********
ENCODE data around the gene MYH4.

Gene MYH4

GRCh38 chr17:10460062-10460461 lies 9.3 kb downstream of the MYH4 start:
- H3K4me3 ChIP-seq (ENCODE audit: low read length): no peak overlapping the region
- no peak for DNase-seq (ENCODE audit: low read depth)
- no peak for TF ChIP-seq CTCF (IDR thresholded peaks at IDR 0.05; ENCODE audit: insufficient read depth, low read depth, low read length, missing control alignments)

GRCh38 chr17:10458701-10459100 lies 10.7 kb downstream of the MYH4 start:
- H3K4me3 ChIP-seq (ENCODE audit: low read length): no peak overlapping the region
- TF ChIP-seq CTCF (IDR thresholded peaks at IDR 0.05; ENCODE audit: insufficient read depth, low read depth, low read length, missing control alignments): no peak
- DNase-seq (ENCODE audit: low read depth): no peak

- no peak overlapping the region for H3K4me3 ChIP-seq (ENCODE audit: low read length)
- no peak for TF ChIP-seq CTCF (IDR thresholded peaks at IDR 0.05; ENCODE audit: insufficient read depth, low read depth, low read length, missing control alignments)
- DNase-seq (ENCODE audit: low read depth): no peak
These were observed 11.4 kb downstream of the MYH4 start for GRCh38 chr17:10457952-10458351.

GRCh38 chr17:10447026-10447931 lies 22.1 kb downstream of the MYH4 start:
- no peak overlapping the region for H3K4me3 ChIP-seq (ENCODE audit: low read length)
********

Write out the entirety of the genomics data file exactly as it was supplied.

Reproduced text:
ENCODE data around the gene MYH4.

Gene MYH4

GRCh38 chr17:10460062-10460461 lies 9.3 kb downstream of the MYH4 start:
- H3K4me3 ChIP-seq (ENCODE audit: low read length): no peak overlapping the region
- no peak for DNase-seq (ENCODE audit: low read depth)
- no peak for TF ChIP-seq CTCF (IDR thresholded peaks at IDR 0.05; ENCODE audit: insufficient read depth, low read depth, low read length, missing control alignments)

GRCh38 chr17:10458701-10459100 lies 10.7 kb downstream of the MYH4 start:
- H3K4me3 ChIP-seq (ENCODE audit: low read length): no peak overlapping the region
- TF ChIP-seq CTCF (IDR thresholded peaks at IDR 0.05; ENCODE audit: insufficient read depth, low read depth, low read length, missing control alignments): no peak
- DNase-seq (ENCODE audit: low read depth): no peak

- no peak overlapping the region for H3K4me3 ChIP-seq (ENCODE audit: low read length)
- no peak for TF ChIP-seq CTCF (IDR thresholded peaks at IDR 0.05; ENCODE audit: insufficient read depth, low read depth, low read length, missing control alignments)
- DNase-seq (ENCODE audit: low read depth): no peak
These were observed 11.4 kb downstream of the MYH4 start for GRCh38 chr17:10457952-10458351.

GRCh38 chr17:10447026-10447931 lies 22.1 kb downstream of the MYH4 start:
- no peak overlapping the region for H3K4me3 ChIP-seq (ENCODE audit: low read length)